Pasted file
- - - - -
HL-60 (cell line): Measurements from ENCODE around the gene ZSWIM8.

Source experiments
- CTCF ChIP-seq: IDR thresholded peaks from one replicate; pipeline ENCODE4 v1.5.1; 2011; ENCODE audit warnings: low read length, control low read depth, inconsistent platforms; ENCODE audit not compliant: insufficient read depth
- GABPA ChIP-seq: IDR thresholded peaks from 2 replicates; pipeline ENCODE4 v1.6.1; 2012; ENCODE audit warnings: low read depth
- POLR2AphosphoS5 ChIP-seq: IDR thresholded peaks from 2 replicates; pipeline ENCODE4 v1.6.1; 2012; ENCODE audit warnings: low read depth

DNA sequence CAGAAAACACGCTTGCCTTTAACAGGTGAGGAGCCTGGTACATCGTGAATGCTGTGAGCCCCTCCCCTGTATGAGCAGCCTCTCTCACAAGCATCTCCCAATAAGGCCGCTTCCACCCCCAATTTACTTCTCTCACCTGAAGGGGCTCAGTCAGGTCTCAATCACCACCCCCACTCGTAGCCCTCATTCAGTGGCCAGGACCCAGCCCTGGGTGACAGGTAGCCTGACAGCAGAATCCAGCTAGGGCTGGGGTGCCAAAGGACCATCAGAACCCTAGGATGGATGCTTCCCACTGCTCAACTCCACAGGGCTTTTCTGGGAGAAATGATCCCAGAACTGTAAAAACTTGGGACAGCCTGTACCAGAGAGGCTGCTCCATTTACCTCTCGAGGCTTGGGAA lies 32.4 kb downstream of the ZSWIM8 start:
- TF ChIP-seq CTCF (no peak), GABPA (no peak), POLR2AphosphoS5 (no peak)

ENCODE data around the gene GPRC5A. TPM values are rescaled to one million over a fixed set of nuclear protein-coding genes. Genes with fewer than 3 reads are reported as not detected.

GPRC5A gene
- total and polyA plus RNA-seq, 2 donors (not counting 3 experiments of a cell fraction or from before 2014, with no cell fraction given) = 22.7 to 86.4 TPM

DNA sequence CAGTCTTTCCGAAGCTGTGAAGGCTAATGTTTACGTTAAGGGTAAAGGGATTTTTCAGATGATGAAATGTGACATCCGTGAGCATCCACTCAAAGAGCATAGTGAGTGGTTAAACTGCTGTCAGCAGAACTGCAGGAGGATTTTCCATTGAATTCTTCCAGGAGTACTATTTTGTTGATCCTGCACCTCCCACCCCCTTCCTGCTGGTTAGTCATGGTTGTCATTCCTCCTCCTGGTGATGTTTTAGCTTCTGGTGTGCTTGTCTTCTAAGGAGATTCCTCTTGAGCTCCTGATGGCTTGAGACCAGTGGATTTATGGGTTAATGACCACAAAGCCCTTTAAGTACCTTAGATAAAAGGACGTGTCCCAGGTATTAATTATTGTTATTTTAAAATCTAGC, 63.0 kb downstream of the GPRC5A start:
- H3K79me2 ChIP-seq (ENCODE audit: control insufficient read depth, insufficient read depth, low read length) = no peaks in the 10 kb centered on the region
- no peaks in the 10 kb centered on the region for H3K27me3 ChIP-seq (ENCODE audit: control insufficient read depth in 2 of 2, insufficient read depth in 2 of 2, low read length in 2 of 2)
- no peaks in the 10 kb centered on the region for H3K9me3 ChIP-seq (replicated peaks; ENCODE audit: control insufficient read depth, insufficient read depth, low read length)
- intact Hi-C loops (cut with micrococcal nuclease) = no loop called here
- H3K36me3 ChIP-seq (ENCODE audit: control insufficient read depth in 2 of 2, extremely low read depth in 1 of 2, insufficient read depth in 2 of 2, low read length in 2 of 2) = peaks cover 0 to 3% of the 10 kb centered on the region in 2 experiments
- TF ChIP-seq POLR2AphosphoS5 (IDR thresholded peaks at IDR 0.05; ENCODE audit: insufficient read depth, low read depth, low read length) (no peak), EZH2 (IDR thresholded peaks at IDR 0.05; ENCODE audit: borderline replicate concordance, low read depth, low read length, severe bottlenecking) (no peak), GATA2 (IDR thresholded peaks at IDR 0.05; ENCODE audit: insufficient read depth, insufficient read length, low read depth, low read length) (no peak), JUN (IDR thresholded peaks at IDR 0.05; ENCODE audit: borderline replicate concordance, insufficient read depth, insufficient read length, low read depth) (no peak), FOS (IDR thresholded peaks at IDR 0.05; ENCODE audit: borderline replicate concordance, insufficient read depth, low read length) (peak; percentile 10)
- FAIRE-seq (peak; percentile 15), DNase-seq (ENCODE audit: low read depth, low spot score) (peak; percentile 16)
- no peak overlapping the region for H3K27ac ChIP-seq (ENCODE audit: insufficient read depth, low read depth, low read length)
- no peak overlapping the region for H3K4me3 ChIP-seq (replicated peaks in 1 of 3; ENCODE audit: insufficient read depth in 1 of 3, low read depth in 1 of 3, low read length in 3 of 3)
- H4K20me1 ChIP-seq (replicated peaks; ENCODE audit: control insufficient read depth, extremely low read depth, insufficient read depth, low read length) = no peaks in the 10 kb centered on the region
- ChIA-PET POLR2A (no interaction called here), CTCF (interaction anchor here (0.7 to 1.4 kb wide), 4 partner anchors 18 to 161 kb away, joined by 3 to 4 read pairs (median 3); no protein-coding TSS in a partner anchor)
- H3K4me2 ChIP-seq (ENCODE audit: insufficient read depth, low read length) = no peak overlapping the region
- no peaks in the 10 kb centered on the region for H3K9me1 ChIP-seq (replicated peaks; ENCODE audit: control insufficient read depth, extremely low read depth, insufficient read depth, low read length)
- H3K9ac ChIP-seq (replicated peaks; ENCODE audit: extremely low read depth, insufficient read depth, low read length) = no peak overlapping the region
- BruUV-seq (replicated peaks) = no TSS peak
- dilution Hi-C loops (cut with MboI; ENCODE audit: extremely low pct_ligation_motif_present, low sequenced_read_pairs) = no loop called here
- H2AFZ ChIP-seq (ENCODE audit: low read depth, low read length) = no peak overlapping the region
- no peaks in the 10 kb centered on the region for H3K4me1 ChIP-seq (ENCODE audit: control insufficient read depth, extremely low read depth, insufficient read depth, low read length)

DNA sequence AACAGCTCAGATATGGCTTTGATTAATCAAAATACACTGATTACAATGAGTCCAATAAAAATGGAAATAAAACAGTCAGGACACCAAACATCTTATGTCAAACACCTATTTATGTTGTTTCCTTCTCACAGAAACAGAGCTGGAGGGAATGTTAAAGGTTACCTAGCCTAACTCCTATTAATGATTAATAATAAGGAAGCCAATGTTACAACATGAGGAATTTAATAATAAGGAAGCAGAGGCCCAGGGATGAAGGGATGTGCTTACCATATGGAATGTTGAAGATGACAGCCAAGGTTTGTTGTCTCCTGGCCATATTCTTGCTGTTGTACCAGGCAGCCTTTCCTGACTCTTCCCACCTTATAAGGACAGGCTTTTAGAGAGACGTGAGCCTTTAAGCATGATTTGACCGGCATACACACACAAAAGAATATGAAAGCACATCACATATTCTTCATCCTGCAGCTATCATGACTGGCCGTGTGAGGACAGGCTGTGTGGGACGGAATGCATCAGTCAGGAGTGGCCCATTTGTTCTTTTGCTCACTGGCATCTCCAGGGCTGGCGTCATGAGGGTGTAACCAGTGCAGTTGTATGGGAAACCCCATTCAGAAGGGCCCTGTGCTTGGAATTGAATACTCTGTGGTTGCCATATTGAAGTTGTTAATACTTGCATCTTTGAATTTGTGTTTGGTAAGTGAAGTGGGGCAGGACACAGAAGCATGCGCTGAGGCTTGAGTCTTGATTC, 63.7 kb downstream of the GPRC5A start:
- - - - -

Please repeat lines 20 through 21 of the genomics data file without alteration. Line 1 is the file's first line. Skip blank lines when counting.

- no peak overlapping the region for H3K4me3 ChIP-seq (replicated peaks in 1 of 3; ENCODE audit: insufficient read depth in 1 of 3, low read depth in 1 of 3, low read length in 3 of 3)
- H4K20me1 ChIP-seq (replicated peaks; ENCODE audit: control insufficient read depth, extremely low read depth, insufficient read depth, low read length) = no peaks in the 10 kb centered on the region